The main focus is on restoring and maintaining soil fertility. Thus, the health of soils is tested and the impact of farming practices is assessed for their contribution to human well-being as well as carbon sequestration and ecosystem health restoration.

 

Establishment of a tent camp

A new tented camp will be constructed at Tshanini-Bhekula Community Reserve. This will provide accommodation for additional people on the reserve, enhancing tourism and employment opportunities. As far as possible, local service providers are used to ensure maximum benefit for the direct target group of the project.

 

Capacity building of community members in tourism and as nature guides through training and mentorship

Community members receive accredited training as nature guides and training in bird identification. The mentoring will teach participants the basic principles of financial management and business management. This significantly improves the chances of success for the new businesses. 

 

Capacity building to generally improve understanding of climate change, regenerative agriculture and the benefits of wilderness-based economies

This activity will be carried out locally at the community centres by means of the project staff with the support of the experienced technical staff of the local executing agency from the main office in Hilton. It includes the creation and use of innovative communication materials translated into the local language.

Supporter

 German Federal Ministry for Economic Cooperation and Development (BMZ)
 

Contribution to the Sustainable Development Goals

The project should make a concrete contribution to the Sustainable Development Goals (SDGs):

 Goal 1: End poverty in all its forms everywhere
 Goal 2: End hunger, achieve food security and improved nutrition and promote sustainable agriculture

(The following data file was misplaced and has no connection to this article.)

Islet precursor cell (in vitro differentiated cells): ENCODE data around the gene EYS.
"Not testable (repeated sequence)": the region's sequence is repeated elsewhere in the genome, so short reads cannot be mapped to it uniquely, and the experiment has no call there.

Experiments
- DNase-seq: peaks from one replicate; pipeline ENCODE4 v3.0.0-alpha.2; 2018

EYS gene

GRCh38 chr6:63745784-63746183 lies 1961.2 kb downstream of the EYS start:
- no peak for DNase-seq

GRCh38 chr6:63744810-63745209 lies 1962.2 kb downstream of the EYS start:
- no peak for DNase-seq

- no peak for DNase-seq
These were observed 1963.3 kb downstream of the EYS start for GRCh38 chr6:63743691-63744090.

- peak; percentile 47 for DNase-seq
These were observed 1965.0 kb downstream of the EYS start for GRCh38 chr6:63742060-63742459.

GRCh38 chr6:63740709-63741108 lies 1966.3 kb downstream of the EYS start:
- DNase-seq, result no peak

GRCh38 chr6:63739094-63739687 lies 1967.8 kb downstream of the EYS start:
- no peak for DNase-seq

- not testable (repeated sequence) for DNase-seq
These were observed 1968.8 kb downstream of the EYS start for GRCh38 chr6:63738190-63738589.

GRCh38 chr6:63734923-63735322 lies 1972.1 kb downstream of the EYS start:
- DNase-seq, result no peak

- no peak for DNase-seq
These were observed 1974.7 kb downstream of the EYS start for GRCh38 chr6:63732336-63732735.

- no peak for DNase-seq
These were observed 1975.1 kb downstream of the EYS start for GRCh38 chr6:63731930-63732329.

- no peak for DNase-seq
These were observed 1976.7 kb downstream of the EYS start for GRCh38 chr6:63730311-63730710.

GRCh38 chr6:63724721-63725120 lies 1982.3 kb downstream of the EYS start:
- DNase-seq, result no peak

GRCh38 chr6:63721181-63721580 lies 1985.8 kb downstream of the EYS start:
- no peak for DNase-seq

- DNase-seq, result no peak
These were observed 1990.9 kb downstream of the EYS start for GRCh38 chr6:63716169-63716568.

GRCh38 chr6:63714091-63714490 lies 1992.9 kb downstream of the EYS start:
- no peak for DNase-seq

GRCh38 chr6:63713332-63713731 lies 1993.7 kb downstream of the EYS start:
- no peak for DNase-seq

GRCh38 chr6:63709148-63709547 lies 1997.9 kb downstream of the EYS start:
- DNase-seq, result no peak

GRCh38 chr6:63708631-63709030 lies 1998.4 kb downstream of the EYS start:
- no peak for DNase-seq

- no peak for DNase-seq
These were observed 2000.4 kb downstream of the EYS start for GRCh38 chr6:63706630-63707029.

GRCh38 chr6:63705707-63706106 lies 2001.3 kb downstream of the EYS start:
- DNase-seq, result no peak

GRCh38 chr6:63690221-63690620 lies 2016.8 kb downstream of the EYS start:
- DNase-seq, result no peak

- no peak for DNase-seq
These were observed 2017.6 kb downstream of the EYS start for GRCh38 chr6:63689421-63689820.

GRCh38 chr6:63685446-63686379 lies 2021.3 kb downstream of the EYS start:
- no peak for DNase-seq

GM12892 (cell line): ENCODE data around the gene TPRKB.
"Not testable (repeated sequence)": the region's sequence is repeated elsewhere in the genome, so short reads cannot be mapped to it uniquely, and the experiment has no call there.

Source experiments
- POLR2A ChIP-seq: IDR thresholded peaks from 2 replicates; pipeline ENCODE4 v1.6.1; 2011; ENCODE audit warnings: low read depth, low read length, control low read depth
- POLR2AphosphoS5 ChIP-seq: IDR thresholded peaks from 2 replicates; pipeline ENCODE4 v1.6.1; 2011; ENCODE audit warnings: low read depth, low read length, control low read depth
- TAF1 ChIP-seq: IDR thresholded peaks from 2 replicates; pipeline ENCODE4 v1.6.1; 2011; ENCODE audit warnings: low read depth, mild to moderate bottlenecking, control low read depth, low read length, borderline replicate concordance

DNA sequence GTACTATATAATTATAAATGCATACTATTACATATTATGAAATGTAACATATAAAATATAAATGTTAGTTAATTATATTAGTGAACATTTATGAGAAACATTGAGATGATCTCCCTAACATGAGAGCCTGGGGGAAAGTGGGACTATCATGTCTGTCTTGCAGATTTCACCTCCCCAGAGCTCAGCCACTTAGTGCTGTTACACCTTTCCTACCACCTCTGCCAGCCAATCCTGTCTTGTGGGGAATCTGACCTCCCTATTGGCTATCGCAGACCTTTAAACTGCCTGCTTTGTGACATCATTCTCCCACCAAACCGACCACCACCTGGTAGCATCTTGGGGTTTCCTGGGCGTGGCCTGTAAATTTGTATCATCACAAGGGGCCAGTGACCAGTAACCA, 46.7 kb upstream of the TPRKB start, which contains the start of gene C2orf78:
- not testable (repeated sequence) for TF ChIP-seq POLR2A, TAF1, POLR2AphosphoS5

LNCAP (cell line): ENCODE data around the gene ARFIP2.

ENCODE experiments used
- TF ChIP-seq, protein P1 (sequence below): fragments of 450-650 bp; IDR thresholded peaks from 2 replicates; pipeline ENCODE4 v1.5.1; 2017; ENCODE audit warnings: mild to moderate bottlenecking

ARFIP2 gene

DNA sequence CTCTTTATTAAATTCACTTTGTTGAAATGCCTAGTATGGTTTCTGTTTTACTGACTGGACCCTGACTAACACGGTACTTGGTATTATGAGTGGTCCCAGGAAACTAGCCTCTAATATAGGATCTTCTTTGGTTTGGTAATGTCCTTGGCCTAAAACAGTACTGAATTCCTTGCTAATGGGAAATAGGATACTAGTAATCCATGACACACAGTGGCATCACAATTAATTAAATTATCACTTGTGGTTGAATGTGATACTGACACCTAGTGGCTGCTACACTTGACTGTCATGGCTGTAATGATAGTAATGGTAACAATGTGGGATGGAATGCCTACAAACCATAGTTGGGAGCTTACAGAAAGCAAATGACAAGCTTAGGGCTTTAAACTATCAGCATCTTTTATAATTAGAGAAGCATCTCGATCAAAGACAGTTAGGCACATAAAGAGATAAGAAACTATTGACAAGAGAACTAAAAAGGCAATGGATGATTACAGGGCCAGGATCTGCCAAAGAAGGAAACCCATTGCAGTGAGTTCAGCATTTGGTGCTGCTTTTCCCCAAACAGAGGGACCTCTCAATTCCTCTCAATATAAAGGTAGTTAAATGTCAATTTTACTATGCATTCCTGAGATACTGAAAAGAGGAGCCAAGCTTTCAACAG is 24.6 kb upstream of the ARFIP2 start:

Goal 8: Promote sustained, inclusive and sustainable economic growth, full and productive employment and decent work for all
 Goal 13: Take urgent action to combat climate change and its impacts
 Goal 15: Protect, restore and promote sustainable use of terrestrial ecosystems, sustainably manage forests, combat desertification, and halt and reverse land degradation and halt biodiversity loss
 

Project partner

Wildlands Conservation Trust (Wildlands) is a non-profit organization and public benefit organization registered in South Africa. Wildlands is a national organization with a focus on the KwaZulu-Natal province of South Africa.  The Wildlands Conservation Trust consists of two programmes, WILDLANDS and WILDOCEANS, the former focusing on terrestrial conservation and development, the latter on work in the marine environment. The organisation works primarily at the intersection of community development, resilience building and conservation to empower local communities to build sustainable futures in the face of climate change, natural disasters and global pandemics such as COVID19.

Project partner

 

Contact persons

Ms Marlene Bär Lamas

Global Nature Fund (GNF) - Office Radolfzell

Phone: +49 7732 9995 878

E-mail: baerlamas@globalnature.org

 

Mr Thies Geertz

Global Nature Fund (GNF) - Office Radolfzell

Phone: +49 7732 9995 83

E-mail: geertz@globalnature.org

 
 

Project period:

 

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Project partner:

 

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Supporter and co-funding:

1 November 2021 – 30 June 2024

 

South Africa

  

Wildlands Conservation Trust (Wildlands)

 

German Federal Ministry for Economic Cooperation and Development (BMZ)

 

Wildlands Conservation Trust (Wildlands)